Hiring new employees requires careful planning and proper paperwork. Although hiring a new employee can differ from organization to organization, the most common hiring process is:
Preparing job description
Advertising the vacancy across different platforms
Reviewing application and selecting a pool of qualified candidates
Assessment test and In-person interview
Job offers and Onboarding
What paperwork is required for a new employee?
Once the recruitment process is over, an employee should receive a job offer letter. After signing and agreeing to the terms and conditions in the job offer letter then a valid employment contract is extended to the employee for final onboarding. A flexible working policy has become particularly useful during the Covid-19 pandemic to adapt to the ever-changing circumstances of today’s workforce. Previously, flexible working policies were often used to provide supportive arrangements for employees needing to care for relatives. Now, they are frequently used to accommodate government mandates on working from home as well as flexible working times for home schooling requirements. This policy in particular can greatly aid in reducing stress and increasing productivity, which ultimately helps retain employees over time.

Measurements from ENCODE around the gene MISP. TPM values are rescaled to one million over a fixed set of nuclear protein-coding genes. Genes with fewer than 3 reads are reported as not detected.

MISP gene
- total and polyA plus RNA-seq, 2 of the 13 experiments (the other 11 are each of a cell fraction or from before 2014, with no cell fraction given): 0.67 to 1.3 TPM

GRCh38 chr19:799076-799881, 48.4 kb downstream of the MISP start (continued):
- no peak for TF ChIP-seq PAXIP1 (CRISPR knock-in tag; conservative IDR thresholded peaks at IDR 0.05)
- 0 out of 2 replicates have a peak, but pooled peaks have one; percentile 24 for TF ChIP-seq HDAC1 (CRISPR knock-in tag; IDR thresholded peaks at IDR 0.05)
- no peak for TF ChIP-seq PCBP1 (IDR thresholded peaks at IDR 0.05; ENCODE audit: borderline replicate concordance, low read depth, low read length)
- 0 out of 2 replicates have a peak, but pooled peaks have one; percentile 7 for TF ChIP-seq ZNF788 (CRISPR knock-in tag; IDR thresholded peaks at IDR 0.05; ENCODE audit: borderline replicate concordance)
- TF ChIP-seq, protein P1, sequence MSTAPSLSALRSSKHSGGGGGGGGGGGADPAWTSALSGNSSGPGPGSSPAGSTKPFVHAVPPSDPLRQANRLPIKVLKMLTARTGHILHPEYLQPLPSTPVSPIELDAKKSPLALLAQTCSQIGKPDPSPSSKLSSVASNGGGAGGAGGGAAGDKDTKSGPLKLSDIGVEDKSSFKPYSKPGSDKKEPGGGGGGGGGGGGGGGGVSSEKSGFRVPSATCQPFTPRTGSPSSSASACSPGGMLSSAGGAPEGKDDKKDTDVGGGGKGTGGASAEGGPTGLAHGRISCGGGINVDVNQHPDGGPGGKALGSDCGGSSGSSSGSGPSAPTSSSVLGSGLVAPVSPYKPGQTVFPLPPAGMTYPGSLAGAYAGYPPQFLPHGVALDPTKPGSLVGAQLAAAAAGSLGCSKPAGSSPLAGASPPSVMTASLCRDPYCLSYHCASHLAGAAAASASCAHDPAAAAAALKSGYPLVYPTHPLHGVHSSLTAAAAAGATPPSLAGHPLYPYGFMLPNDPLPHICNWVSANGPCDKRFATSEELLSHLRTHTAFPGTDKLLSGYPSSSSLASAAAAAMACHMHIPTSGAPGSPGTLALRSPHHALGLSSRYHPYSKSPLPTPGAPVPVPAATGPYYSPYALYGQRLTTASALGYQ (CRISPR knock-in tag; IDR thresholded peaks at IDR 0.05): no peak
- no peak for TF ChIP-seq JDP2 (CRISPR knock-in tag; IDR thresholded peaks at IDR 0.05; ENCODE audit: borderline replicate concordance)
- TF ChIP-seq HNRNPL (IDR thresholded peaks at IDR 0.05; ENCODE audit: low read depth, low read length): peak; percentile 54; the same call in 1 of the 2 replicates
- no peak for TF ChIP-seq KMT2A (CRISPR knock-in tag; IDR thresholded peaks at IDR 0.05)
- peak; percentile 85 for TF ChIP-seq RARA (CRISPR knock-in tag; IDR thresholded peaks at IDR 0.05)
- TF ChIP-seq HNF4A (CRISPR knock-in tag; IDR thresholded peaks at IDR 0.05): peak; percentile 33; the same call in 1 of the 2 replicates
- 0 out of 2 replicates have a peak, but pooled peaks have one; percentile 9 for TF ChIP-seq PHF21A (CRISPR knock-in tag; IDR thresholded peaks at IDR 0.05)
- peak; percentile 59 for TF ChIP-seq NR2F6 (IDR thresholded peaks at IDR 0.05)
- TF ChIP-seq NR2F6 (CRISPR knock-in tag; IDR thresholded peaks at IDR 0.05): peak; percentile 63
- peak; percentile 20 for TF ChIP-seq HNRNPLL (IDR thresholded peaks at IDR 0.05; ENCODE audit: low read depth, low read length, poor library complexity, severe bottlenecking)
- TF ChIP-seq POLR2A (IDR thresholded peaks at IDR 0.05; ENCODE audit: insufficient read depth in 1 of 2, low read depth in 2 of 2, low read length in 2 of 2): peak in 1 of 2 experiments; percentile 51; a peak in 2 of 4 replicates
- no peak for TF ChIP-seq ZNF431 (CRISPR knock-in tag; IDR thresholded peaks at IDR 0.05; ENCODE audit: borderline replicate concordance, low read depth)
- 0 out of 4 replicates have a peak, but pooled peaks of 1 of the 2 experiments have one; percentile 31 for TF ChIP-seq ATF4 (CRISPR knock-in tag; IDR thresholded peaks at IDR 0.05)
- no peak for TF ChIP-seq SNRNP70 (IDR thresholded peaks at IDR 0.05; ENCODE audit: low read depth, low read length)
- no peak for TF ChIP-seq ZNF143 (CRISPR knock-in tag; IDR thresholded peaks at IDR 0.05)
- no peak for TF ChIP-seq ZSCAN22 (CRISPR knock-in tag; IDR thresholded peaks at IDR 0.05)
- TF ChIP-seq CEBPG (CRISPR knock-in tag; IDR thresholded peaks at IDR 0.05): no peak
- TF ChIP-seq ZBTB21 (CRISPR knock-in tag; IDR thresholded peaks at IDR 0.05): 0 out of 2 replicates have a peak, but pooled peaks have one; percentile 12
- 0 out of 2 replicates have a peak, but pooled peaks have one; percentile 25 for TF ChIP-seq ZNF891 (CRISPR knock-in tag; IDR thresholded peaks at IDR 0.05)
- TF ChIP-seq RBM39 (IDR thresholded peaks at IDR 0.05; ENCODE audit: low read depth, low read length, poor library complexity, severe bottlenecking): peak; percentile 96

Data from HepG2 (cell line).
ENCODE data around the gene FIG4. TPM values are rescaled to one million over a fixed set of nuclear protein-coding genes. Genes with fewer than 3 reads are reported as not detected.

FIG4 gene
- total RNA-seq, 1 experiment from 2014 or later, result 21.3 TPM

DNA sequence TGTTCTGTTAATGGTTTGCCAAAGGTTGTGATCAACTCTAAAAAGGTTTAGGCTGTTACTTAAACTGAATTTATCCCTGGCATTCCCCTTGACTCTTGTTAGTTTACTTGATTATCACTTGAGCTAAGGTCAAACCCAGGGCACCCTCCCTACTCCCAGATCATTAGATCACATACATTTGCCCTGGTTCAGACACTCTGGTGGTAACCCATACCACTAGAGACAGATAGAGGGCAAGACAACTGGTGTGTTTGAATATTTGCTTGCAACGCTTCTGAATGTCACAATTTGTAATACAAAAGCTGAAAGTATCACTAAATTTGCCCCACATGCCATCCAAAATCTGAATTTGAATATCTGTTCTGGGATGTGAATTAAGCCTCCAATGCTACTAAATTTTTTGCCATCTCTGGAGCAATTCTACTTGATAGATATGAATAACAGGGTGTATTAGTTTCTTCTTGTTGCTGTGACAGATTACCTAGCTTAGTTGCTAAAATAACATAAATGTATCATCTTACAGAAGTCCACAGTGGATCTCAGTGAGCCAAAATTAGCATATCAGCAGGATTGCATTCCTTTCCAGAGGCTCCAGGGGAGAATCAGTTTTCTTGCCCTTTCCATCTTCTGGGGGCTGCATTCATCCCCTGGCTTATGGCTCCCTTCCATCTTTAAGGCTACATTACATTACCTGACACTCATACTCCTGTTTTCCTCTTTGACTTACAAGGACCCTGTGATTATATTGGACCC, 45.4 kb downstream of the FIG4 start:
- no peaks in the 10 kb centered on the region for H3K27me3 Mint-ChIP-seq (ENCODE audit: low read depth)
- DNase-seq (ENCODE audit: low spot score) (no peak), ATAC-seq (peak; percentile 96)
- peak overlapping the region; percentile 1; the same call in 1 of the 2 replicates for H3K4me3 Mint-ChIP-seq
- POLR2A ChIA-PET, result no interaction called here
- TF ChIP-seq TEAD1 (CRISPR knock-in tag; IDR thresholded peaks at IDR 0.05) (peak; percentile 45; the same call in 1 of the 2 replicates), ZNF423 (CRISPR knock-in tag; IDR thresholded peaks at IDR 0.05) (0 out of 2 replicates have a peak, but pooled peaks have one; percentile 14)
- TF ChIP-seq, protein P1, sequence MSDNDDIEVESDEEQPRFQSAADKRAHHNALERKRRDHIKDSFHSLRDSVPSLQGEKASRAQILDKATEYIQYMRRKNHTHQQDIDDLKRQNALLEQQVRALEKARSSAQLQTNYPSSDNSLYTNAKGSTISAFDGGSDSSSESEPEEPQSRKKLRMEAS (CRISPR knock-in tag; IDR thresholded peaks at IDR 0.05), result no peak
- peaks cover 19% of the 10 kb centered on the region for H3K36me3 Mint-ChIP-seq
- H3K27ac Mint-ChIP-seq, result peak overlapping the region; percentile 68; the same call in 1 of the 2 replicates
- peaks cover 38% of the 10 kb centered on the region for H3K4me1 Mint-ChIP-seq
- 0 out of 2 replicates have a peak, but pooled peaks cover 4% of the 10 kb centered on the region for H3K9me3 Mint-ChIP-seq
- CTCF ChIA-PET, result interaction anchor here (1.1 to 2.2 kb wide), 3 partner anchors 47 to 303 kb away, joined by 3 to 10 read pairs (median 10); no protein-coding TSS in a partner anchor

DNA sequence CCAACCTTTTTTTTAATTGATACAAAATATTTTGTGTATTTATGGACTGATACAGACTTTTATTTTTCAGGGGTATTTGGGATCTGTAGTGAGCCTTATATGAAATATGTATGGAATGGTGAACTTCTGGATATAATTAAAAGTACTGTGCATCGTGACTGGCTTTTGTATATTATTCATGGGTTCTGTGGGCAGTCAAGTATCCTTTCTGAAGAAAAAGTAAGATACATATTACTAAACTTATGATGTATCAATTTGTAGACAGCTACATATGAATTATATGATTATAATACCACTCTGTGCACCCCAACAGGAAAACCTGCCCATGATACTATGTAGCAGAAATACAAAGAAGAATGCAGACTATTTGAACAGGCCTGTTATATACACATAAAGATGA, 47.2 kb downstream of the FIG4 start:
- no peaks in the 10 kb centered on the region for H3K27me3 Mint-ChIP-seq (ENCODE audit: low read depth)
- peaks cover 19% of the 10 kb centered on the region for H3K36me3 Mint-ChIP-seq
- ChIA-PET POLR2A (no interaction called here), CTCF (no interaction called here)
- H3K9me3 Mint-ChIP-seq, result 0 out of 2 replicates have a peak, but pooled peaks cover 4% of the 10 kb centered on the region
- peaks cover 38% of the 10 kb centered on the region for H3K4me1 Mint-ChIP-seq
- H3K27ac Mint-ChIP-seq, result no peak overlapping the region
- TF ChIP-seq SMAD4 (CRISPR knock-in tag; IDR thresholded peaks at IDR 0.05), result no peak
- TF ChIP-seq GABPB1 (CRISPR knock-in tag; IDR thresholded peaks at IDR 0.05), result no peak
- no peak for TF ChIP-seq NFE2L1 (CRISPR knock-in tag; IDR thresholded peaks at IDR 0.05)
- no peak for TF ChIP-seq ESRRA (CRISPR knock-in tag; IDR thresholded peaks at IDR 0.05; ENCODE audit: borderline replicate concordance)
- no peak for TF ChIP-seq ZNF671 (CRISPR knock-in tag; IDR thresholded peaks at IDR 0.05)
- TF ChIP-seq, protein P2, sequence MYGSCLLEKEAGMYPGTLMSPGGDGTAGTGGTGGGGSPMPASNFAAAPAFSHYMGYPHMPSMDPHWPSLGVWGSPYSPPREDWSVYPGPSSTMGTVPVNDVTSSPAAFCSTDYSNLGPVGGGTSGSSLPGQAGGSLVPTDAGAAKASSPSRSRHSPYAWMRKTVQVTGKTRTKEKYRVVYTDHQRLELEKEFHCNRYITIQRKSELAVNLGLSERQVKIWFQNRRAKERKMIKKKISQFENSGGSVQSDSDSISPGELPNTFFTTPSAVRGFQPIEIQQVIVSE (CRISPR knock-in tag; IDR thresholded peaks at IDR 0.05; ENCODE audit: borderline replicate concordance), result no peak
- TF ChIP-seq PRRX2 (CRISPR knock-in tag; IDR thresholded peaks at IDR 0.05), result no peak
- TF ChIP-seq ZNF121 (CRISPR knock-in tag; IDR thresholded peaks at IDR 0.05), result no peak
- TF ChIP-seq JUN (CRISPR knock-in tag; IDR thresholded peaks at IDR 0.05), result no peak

An Employment Contract is signed by both parties ie; employee and the employer. It binds both parties to their duties and responsibilities and helps minimize any future disputes. To expand on these points, here are the three major reasons you need an employment contract:
Job security for the employee and labour certainty for the employer
This is the most important purpose of an employment contract. An employment contract includes the time frame for how long an employee is contracted to stay with the company. This is effectively a job guarantee for employees as long as they do not violate the terms of the contract. It also contracts the employee to the employer for a certain period of time with notice periods built in so employers are not left in the lurch if an employee decides to leave the role.
A well-drafted employment contract sets out the working hours, benefits, holidays allowance, and sick pay for an employee thus reducing the possibility for disputes between two parties should problems arise. Employers also have a responsibility to pay their employees on time and the employment contract should clearly state the salary, bonuses, and benefits and when an employee can expect to be paid.
A better understanding of duties
The contract should have a clear description of all the duties expected of an employee. This sets out what an employee needs to deliver and will be easily referenced in the contract if the employee is consistently underperforming and not meeting the agreed expectations.
An employment contract protects both employees and employers by stating the job expectations and salary upfront. This way if there are any discrepancies in service or payment, it can often be handled by simply referencing the contract.
Client case study
Omar Taheri from Spark Plus Pte Ltd uses Zegal to hire a new employee.